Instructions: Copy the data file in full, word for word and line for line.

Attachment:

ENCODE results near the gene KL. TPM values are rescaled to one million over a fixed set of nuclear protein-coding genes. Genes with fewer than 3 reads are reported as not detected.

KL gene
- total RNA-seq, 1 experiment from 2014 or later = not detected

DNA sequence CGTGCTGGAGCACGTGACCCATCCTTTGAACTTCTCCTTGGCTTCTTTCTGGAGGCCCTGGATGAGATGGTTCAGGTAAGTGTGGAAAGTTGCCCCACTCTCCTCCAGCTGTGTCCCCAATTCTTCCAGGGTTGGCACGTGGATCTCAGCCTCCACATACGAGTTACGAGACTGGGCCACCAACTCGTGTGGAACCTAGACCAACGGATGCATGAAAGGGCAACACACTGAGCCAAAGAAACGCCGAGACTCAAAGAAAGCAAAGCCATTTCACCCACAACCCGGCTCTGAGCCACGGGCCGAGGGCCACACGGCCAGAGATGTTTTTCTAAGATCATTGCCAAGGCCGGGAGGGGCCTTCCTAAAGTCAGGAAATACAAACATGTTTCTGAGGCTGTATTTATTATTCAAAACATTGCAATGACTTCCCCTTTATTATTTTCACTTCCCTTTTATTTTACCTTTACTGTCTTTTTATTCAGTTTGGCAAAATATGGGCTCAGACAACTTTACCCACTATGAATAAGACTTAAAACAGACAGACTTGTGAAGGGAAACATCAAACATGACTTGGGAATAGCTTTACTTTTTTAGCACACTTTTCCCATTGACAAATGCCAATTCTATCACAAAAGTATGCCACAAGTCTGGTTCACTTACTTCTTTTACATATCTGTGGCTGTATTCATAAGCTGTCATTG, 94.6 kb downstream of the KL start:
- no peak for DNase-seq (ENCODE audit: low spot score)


ENCODE results near the gene KL. TPM values are rescaled to one million over a fixed set of nuclear protein-coding genes. Genes with fewer than 3 reads are reported as not detected.

KL gene
- total RNA-seq, 1 experiment from 2014 or later = not detected

DNA sequence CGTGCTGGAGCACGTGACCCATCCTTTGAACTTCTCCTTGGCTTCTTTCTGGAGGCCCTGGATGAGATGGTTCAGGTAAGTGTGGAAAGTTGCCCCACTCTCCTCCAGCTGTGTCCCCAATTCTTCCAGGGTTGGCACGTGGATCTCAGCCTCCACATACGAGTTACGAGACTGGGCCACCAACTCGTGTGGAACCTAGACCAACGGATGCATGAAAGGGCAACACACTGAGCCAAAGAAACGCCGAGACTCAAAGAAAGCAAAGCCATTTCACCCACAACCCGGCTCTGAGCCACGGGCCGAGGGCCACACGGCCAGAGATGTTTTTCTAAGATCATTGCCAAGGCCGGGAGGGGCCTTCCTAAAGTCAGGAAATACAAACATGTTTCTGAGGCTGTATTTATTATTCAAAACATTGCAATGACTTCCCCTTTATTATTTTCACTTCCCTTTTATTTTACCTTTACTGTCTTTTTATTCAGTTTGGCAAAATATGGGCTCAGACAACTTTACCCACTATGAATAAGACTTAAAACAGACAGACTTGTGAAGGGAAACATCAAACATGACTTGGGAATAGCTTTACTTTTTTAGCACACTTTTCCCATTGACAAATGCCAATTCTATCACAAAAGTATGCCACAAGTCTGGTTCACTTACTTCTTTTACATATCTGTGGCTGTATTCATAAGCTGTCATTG, 94.6 kb downstream of the KL start:
- no peak for DNase-seq (ENCODE audit: low spot score)